12. 12. POLITICAL CLIMATE ACTION SUPPORT IN KENYA Photo Source: Wajahat Mahmood/Flickr Makueni and Wajir counties have enacted laws to establish climate change funds. • Wajir is investing 2% of its budget and has direct access to international finance. • Direct response to drought and severe weather events • Funds allocated to community-driven resilience initiatives
  13. 13. A POLITICAL ECONOMY APPROACH Approach Outcome Understanding how institutional relationships contribute to climate policy failures New mandates, incentives and policies that help support implementation of ambitious climate action Analyzing the benefits and political visibility of climate policies Policies that shore up broad-based public support for climate action by conveying visible benefits Strengthening the political influence of sub-national and non-state actors Investments in building more diverse and capable climate action coalitions Assessing political insulation of oversight mechanisms and incentives to hold policymakers to account Stronger independent oversight mechanisms to support long-term climate goals
  14. 14. NEXT STEP: CLIMATE GOVERNANCE DIAGNOSTIC Photo Source: World Bank/Flickr Purpose | Pinpoint potential governance barriers and identify relevant entry points to drive solutions for transformative climate action Process | Collaborate with national experts across sectors to inform and legitimize results Outcome | Evidence-based strategy to improve climate governance, including incentive structures, capacity building and influence pathways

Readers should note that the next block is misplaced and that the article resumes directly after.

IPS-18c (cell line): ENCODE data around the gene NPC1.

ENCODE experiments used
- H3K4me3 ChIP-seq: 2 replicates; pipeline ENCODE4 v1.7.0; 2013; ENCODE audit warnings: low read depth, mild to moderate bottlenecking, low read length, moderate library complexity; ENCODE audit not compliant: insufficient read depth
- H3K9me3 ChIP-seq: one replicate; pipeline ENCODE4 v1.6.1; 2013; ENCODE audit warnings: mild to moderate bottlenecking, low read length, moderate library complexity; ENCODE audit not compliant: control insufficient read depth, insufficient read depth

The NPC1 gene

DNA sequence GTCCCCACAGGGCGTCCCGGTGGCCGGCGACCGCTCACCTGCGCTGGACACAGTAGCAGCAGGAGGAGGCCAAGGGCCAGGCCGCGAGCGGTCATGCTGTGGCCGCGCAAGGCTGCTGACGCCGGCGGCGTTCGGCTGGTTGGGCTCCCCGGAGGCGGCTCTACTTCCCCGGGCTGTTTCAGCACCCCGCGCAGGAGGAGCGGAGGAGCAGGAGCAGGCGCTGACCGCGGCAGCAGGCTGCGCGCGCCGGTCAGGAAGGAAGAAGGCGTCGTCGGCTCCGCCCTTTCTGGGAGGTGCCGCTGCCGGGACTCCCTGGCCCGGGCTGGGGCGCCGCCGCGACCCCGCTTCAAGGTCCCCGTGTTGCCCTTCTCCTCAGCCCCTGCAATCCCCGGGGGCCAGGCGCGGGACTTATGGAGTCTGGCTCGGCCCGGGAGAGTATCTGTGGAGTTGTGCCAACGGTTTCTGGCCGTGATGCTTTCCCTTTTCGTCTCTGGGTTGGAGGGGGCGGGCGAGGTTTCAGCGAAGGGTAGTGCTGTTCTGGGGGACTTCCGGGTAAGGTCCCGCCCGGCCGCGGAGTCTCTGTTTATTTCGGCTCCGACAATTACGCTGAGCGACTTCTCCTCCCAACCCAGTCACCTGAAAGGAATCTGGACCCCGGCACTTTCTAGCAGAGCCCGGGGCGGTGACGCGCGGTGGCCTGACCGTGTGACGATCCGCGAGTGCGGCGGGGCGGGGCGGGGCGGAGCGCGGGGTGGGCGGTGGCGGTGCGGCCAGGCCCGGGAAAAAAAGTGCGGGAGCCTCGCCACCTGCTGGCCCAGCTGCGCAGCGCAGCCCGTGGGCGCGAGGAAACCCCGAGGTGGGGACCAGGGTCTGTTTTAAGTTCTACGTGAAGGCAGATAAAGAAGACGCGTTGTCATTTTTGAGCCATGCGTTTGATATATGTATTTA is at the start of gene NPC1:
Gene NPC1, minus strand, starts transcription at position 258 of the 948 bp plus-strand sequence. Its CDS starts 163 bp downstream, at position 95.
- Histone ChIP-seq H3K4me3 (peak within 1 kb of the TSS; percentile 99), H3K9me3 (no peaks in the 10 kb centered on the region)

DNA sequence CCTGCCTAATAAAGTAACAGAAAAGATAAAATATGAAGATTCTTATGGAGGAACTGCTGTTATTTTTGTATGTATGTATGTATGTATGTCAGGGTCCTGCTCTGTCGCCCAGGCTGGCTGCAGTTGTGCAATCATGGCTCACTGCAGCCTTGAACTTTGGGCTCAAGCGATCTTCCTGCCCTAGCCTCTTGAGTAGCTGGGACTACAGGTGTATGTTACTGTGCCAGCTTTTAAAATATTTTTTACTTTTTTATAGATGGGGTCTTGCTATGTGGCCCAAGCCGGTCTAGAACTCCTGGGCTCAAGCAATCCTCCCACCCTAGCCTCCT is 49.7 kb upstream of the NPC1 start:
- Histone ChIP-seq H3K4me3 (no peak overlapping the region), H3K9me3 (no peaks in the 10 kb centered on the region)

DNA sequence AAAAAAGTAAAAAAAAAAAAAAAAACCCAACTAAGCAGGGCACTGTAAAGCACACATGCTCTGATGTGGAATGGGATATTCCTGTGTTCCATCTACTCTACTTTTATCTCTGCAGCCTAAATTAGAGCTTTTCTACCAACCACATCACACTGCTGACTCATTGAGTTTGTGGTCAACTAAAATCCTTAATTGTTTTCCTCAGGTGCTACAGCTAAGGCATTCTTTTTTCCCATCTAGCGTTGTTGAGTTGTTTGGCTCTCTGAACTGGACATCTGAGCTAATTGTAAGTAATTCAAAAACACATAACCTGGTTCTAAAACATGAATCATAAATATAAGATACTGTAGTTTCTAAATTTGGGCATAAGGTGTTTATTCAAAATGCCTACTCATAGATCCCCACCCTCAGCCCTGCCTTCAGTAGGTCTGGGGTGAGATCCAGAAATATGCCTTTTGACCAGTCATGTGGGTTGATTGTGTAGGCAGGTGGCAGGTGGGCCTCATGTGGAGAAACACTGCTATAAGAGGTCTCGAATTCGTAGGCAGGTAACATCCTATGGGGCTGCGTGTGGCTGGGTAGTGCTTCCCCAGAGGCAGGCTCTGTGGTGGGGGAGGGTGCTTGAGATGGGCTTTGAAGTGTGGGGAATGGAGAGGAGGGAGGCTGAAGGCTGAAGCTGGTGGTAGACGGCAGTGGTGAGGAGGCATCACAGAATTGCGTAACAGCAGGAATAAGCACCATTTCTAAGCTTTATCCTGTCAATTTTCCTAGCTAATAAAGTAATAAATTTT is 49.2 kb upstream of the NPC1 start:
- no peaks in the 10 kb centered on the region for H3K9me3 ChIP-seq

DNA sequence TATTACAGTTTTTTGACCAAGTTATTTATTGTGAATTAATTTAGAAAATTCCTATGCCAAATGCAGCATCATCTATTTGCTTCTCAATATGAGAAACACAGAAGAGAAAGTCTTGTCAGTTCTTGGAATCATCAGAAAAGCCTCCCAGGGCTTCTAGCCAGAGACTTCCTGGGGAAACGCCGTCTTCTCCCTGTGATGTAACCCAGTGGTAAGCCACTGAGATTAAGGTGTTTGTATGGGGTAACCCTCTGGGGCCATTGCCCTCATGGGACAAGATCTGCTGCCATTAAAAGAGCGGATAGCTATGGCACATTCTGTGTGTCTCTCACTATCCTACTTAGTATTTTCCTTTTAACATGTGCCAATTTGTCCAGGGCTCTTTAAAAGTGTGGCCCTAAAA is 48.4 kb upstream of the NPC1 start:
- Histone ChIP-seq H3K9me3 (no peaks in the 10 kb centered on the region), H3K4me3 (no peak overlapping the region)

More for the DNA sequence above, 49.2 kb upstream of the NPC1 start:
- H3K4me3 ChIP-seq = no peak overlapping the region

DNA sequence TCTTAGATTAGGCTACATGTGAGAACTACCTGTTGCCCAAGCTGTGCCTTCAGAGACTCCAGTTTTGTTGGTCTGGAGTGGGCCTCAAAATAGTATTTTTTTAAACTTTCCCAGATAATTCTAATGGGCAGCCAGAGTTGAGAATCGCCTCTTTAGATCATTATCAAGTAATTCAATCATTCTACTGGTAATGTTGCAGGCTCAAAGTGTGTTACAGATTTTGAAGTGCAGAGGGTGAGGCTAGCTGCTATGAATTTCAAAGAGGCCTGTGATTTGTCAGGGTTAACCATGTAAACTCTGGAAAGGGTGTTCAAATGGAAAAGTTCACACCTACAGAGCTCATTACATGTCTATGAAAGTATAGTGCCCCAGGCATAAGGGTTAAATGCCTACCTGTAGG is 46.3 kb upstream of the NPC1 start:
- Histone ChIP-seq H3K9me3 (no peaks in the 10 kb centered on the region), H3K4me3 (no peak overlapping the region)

15. 15. Photo Source: Presidencia de la Republica MARCH 2018 ACHIEVING MEXICO'S CLIMATE GOALS An Eight Point Action Plan
  16. 16. APPROACH AND ANALYSIS Photo Source: BurnOsoleil/Flickr • How can Mexico achieve its targets and work toward the Paris Agreement goals? • Identify and evaluate key energy and climate policy actions  Initial involvement with Mexican government  56 planned and potential actions  After stakeholder consultation, 19/21 policies were modeled
  17. 17. MEXICO’S EIGHT POINT ACTION PLAN I Improve fuel efficiency and promote the switch to clean fuels in industrial activities Strengthen actions to reduce emissions of non-CO2 gases Reduce distortions in the economy through introducing carbon pricing and phasing out fossil fuel subsidies Increase capacity and efficiency in the electricity sector (transmission and distribution) Promote synergies with adaptation objectives (deforestation and reforestation) and other sectoral actions (agriculture) Prompt the transition to clean and well-designed transport options Increase energy efficiency in commercial and residential buildings Develop a comprehensive, long-term strategy for achieving net zero GHG emissions in line with the long-term goals in the Paris Agreement II III IV V VI VII VIII
  18. 18. CONCLUSIONS Photo Source: Ted McGrath/Flickr • Potential actions for attaining Mexico’s NDC must be politically feasible. • Actions should improve competitiveness and population’s health and welfare. • Success will need coordinated institutional efforts as well as collaboration across private and social sectors.
  19. 19. Photo Source: Justice & Witness Ministries, UCC/Flickr WINNERS AND LOSERS IN A WARMING WORLD The Political Economy of Climate Action